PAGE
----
The Reverend Sharpton is the titular and also unchallenged leader of Black Lives Matter.
By Edward Alexander, Algemeiner
Rarely a week passes without dramatic pictures on TV and in the press of sledgehammers taken to heroes of the Old Confederacy, along with new “replacement” sculpture and statuary to Black Lives Matter (like the formidable slab within full view of the White House itself) and already on the list of Places to See in Washington, DC.
We will, no doubt, soon see statues of Rev. Al Sharpton alongside of, or even replacing, those of Martin Luther King, Jr. The Reverend Sharpton is the titular and also unchallenged leader of Black Lives Matter, now turning the country upside down to express its indignation over the murder in Minneapolis and its (supposed) epitome of police brutality towards black Americans.
The Rev. Sharpton was a constant presence in the White House during the presidency of Barack Obama, and has been treated with oily sycophancy by every major Democratic candidate for that party’s nomination. (When Sharpton’s acolytes in Black Lives Matter shouted down Bernie Sanders at a Seattle rally, the candidate reacted with instant compliance, and surrendered the microphone to them.)
He has taught leading Democrats, at nearly all levels of the party, to view crime as a problem of prejudiced and brutal police, not of ruthless and pitiless criminals.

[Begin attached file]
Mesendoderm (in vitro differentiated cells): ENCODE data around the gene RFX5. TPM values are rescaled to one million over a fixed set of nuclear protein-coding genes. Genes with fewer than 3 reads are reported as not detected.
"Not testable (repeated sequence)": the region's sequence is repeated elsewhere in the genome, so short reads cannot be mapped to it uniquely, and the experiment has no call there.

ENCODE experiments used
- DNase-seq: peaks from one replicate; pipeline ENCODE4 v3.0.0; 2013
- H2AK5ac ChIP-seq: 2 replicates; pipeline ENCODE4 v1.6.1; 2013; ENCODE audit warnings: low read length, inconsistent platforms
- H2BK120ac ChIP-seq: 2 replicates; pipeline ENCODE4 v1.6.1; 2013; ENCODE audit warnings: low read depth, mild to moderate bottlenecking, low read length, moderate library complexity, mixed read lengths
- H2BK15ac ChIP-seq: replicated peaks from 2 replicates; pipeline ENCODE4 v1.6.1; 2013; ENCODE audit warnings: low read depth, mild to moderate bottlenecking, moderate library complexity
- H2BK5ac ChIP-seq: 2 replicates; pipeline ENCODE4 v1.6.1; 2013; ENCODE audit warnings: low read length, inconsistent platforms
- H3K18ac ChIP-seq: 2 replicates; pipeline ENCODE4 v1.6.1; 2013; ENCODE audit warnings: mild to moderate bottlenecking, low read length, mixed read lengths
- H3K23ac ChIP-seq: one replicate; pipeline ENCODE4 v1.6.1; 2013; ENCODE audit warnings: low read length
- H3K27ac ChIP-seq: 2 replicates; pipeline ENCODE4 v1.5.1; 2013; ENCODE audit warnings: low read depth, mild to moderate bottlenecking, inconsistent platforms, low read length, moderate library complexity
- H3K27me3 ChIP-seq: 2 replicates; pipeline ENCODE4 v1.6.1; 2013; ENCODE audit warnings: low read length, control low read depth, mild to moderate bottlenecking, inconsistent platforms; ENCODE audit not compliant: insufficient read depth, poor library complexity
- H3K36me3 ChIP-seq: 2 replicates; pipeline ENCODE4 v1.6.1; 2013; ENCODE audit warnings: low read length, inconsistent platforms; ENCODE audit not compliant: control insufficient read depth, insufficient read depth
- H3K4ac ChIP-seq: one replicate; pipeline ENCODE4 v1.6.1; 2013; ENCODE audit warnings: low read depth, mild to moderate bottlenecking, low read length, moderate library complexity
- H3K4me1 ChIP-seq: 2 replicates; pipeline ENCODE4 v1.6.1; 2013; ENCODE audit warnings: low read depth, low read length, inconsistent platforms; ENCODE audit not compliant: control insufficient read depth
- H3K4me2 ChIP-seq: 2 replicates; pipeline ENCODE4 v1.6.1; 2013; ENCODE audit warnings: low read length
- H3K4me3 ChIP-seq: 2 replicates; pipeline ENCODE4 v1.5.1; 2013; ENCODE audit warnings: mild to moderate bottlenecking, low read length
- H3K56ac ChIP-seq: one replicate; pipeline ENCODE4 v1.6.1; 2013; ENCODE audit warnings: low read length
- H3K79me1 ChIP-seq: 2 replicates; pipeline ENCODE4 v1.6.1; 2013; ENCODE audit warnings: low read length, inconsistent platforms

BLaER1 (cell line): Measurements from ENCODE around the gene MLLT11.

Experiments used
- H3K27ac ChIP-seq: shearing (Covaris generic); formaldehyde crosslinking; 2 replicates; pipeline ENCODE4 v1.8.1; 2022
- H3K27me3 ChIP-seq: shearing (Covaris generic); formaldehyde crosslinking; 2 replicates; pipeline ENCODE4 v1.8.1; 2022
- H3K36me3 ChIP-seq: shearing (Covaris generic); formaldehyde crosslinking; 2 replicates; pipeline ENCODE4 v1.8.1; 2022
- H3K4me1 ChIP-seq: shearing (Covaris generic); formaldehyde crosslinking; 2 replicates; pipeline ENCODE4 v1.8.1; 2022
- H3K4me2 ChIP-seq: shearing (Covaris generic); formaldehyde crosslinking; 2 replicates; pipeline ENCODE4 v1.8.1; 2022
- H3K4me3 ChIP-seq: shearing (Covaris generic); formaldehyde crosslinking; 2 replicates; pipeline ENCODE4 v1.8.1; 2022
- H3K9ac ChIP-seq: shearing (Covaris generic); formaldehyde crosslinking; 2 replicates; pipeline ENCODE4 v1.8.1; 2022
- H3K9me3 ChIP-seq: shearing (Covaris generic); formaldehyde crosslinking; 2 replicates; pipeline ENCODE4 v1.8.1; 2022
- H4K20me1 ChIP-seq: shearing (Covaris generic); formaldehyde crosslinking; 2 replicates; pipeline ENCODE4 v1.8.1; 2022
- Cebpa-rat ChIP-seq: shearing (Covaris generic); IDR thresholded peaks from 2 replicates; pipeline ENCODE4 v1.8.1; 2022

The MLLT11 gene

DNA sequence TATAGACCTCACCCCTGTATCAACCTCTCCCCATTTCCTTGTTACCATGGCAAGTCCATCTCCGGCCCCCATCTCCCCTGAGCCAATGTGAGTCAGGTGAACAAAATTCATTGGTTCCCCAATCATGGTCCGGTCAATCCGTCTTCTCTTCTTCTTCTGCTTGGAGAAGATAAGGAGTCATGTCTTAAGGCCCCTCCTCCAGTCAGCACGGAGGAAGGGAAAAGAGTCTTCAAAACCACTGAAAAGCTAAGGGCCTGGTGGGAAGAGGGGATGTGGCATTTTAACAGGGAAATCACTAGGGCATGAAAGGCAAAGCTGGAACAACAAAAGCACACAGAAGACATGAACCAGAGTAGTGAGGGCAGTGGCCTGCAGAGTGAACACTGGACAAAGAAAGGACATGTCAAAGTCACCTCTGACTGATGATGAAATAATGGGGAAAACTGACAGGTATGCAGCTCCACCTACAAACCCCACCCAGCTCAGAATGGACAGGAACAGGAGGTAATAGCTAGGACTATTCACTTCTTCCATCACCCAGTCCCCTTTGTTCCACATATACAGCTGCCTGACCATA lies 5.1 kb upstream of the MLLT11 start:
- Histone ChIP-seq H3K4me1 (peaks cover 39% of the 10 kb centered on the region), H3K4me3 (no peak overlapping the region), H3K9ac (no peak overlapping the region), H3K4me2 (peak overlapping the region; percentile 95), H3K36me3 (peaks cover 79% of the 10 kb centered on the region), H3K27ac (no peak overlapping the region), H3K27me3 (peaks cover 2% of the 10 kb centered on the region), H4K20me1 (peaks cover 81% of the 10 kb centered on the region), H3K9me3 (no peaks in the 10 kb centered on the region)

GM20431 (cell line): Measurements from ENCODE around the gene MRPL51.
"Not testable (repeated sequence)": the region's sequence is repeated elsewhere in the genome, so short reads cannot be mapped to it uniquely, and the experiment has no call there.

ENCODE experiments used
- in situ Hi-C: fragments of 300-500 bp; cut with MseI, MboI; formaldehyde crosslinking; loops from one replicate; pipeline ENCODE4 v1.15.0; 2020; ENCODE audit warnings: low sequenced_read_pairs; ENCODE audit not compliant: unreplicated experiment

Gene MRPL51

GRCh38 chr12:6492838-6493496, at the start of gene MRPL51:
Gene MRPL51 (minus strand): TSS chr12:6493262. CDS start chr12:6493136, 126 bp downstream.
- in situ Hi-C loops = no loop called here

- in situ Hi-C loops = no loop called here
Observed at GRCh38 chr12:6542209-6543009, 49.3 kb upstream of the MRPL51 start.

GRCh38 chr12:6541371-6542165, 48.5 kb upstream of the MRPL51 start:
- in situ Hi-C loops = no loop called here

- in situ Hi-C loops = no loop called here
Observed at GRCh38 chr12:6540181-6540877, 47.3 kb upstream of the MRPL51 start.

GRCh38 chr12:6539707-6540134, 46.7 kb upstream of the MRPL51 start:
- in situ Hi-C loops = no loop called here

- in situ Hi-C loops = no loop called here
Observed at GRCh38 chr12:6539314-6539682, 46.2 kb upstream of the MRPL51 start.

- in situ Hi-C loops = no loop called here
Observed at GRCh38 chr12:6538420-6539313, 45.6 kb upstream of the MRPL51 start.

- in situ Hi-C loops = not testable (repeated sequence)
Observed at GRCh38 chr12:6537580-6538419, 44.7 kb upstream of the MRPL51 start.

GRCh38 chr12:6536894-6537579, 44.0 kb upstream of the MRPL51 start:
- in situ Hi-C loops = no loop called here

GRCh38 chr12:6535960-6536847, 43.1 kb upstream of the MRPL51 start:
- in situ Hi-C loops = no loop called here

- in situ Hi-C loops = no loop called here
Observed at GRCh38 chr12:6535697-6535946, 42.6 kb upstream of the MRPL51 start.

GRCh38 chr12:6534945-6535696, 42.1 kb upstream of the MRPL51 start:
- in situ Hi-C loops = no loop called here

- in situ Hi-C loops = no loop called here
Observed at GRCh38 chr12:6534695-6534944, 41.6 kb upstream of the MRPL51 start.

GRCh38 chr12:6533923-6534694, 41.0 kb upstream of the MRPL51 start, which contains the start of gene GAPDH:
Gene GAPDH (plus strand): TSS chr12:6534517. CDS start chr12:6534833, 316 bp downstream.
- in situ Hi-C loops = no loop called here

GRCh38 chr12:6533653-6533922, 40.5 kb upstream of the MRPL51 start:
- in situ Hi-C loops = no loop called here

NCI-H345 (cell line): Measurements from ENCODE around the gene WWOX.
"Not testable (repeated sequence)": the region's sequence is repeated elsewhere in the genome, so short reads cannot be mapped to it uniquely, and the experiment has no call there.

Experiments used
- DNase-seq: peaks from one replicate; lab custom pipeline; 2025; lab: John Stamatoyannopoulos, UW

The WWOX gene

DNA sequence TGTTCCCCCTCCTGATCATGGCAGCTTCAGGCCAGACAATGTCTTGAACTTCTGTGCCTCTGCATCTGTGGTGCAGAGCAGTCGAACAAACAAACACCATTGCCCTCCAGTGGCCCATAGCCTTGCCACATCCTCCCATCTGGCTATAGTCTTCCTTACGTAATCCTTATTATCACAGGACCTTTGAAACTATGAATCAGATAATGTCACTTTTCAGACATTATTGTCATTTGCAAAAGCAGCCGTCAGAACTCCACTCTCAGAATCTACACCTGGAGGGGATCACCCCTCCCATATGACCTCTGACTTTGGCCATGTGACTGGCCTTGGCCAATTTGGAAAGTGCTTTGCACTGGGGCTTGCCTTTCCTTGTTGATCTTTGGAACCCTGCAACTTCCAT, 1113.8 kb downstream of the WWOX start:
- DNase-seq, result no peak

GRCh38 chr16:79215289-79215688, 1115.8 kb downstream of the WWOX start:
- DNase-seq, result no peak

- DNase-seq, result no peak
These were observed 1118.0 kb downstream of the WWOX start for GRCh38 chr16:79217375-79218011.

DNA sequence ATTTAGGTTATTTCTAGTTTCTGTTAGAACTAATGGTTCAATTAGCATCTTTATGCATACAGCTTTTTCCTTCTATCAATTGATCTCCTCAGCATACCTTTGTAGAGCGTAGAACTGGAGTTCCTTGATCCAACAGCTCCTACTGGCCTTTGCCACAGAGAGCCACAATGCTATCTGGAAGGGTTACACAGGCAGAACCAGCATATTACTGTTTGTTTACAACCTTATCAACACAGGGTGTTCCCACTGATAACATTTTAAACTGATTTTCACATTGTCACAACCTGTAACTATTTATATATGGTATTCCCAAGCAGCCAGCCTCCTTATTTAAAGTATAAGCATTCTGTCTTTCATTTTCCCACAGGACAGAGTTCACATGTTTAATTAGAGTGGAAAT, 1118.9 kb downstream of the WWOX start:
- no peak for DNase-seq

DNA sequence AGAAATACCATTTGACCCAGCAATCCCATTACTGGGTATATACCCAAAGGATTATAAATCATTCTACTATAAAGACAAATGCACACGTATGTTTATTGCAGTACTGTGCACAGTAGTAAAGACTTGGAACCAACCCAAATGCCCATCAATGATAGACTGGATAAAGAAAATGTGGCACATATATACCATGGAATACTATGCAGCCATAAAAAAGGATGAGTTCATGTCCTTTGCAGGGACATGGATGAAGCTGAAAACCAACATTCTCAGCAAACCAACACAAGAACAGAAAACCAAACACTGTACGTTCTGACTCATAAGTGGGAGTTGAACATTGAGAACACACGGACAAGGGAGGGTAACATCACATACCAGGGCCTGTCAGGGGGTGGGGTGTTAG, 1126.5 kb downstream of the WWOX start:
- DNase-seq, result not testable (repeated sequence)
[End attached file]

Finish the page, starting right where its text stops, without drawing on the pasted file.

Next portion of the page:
Do Americans know much about Sharpton, the unquestioned leader of Black Lives Matter, an organization now carrying all before it, including governors of states and mayors of cities?
He first came to prominence for his central role in the assaults on Jews in 1991 in the Crown Heights section of Brooklyn. It has been called by historian Edward Shapiro “the only antisemitic riot in American history.”
This has not prevented Senator Elizabeth Warren from calling Sharpton a paragon who has “dedicated his life to the fight for justice for all” or ex-candidate Kamala Harris from exuding about how much he “has done… for our country.” And so on ad infinitum, ad nauseam.
How different are these Democrats from the ones we once knew! I recall how, as a young boy, I went every four years to the polling booths of Brooklyn where my parents voted for Roosevelt while I stood nearby, distributing FDR leaflets.
How different are the current crop from the late Senator Daniel Patrick Moynihan, who excoriated Sharpton’s thugs in 1991 as a “lynch mob” identical to the white unionists who had assaulted blacks in Detroit for “stealing” their jobs.
That same Sharpton is today the darling of progressive America, Moynihan a distant memory.
Edward Alexander is author of Irving Howe: Socialist, Critic, Jew and numerous other books.